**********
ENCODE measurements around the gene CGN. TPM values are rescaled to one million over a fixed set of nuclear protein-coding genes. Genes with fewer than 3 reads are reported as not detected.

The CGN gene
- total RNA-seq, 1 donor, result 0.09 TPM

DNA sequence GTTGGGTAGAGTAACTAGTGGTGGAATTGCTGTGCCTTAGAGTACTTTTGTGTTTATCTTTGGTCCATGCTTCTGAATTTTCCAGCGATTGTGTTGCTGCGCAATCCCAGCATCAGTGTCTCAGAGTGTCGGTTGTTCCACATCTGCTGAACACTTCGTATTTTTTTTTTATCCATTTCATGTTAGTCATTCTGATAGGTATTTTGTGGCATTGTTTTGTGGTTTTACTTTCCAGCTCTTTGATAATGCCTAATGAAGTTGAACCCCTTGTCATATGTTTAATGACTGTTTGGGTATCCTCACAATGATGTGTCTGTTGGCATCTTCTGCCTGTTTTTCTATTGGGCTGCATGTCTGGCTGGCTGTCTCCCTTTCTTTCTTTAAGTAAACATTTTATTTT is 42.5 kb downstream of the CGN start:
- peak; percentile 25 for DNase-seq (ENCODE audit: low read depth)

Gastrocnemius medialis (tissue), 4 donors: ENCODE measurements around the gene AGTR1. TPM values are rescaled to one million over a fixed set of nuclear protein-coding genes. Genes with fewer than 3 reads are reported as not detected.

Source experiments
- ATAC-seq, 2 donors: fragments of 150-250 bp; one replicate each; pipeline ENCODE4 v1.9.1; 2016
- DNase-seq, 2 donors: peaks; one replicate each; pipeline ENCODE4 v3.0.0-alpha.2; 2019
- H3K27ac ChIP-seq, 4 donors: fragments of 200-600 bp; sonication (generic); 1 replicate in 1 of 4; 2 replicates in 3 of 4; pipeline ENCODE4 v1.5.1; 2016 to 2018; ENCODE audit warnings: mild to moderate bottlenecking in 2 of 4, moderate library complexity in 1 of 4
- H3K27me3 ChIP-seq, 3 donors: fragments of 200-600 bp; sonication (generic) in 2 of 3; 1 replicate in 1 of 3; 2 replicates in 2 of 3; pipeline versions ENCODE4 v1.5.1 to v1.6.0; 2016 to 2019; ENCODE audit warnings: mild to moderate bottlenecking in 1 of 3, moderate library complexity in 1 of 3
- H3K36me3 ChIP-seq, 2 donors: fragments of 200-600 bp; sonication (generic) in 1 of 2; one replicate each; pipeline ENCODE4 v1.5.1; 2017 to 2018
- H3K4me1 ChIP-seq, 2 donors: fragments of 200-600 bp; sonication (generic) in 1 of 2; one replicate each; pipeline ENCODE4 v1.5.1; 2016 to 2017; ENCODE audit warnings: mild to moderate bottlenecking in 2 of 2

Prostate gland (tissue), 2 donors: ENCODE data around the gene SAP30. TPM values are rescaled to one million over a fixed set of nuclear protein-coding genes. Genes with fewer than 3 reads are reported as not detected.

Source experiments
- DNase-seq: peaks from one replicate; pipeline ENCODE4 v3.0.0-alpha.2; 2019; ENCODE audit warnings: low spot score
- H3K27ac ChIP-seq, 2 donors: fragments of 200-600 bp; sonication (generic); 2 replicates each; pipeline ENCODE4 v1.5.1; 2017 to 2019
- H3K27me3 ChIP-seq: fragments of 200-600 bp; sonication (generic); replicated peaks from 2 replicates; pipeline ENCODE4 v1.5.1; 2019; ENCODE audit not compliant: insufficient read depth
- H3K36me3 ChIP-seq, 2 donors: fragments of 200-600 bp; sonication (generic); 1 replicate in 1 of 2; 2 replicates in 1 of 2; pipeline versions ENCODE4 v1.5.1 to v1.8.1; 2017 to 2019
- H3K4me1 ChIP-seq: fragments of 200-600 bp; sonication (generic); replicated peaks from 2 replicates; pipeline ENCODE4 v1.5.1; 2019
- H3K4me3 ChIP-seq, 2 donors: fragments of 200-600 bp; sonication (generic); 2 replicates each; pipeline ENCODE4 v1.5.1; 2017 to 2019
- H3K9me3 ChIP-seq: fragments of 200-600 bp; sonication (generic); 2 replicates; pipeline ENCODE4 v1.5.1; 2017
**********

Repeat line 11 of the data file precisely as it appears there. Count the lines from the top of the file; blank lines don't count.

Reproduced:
- H3K27me3 ChIP-seq, 3 donors: fragments of 200-600 bp; sonication (generic) in 2 of 3; 1 replicate in 1 of 3; 2 replicates in 2 of 3; pipeline versions ENCODE4 v1.5.1 to v1.6.0; 2016 to 2019; ENCODE audit warnings: mild to moderate bottlenecking in 1 of 3, moderate library complexity in 1 of 3